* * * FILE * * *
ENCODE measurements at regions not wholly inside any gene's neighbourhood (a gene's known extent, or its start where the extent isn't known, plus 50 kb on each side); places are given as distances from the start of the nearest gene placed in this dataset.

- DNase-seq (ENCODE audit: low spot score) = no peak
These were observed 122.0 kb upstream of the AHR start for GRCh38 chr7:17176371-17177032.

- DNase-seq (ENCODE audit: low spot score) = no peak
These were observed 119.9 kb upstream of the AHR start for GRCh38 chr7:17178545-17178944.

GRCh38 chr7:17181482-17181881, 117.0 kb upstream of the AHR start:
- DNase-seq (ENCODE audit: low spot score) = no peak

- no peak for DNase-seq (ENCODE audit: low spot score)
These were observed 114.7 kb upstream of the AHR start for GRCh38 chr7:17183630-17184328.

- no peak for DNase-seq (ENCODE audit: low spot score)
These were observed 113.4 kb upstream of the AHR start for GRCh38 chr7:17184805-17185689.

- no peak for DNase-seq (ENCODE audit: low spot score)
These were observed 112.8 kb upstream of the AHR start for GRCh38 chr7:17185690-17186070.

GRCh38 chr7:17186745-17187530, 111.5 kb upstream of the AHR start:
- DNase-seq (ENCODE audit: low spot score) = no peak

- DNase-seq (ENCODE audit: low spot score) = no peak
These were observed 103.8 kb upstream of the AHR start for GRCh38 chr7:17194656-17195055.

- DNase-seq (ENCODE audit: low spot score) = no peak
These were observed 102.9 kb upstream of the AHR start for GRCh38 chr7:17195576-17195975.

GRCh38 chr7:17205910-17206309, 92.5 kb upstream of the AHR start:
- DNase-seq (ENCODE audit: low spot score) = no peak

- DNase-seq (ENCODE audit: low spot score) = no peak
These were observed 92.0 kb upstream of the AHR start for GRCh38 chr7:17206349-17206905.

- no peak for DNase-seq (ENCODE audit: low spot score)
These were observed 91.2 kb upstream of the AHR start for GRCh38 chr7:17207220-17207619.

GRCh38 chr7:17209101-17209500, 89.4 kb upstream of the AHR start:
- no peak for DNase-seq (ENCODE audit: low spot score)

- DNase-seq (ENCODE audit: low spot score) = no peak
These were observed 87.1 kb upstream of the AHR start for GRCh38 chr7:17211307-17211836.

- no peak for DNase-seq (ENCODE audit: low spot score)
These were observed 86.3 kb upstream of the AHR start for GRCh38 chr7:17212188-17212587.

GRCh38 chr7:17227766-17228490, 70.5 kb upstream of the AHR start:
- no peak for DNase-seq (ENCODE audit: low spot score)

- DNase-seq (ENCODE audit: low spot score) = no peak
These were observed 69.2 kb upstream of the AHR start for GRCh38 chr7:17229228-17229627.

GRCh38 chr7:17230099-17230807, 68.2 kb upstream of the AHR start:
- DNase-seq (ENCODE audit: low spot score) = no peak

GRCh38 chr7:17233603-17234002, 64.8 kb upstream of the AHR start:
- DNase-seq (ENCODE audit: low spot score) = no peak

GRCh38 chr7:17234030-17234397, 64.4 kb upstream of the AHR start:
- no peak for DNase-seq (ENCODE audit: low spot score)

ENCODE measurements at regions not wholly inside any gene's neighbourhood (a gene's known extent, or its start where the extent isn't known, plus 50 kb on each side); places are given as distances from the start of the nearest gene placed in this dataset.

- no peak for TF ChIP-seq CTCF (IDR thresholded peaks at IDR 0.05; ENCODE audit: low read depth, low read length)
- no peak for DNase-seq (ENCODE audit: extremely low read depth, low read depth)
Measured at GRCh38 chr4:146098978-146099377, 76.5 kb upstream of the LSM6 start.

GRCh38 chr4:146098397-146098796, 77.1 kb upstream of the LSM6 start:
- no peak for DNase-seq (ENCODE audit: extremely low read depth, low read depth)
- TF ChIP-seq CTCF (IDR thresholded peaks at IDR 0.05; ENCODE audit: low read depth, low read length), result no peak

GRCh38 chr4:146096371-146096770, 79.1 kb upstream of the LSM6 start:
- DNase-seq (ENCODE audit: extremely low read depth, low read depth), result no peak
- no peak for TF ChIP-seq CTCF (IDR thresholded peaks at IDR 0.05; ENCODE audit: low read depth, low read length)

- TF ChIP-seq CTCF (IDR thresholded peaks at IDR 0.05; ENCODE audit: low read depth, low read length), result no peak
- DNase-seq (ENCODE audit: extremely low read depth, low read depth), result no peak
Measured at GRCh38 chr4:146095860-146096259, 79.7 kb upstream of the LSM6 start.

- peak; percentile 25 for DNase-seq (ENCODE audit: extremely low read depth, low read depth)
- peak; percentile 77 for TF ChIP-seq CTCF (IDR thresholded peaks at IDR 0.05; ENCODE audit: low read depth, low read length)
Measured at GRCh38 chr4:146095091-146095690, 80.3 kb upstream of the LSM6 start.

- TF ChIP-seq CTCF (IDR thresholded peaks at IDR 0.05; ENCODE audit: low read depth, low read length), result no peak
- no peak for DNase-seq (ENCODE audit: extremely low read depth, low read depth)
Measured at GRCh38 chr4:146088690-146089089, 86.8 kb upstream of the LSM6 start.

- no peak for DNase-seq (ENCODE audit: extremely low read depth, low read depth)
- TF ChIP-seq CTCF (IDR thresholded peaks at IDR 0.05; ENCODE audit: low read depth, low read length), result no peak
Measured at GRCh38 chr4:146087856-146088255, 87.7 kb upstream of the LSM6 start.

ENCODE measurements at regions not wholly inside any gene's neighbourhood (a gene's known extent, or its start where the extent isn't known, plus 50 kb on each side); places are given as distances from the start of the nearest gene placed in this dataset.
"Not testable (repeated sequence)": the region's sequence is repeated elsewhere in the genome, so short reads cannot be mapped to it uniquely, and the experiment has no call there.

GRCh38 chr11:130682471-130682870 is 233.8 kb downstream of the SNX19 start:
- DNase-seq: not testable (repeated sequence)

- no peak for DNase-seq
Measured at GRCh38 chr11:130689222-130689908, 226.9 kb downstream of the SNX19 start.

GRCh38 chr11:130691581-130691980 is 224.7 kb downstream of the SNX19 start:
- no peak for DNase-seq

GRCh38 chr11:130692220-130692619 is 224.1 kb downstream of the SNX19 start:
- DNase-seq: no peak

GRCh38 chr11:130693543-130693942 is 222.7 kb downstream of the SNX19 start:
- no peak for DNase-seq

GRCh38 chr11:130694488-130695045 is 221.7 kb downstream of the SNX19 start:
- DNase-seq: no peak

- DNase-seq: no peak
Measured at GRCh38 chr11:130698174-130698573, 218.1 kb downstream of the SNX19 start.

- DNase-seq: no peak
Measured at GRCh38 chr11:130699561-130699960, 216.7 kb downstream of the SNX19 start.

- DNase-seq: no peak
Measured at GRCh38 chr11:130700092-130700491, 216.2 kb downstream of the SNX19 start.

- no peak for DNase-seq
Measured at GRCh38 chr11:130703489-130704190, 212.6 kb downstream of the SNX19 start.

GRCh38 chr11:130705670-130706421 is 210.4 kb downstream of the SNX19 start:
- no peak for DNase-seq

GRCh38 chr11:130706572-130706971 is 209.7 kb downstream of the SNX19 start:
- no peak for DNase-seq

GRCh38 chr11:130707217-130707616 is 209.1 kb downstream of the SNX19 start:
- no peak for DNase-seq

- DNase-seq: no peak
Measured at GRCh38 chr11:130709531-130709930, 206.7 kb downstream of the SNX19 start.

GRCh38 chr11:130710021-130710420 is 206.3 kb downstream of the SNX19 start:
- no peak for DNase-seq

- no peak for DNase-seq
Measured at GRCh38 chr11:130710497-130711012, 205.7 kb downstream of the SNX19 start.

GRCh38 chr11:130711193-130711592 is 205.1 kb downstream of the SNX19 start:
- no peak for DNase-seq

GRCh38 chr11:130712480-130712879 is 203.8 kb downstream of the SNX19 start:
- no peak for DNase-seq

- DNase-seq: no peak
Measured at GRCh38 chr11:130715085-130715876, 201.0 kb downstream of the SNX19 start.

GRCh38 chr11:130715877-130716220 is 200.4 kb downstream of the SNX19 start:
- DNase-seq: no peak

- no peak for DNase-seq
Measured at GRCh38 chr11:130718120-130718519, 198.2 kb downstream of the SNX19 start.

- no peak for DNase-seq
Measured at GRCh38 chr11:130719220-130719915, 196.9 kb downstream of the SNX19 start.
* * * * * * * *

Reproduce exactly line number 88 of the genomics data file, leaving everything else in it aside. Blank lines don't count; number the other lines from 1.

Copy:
GRCh38 chr11:130706572-130706971 is 209.7 kb downstream of the SNX19 start: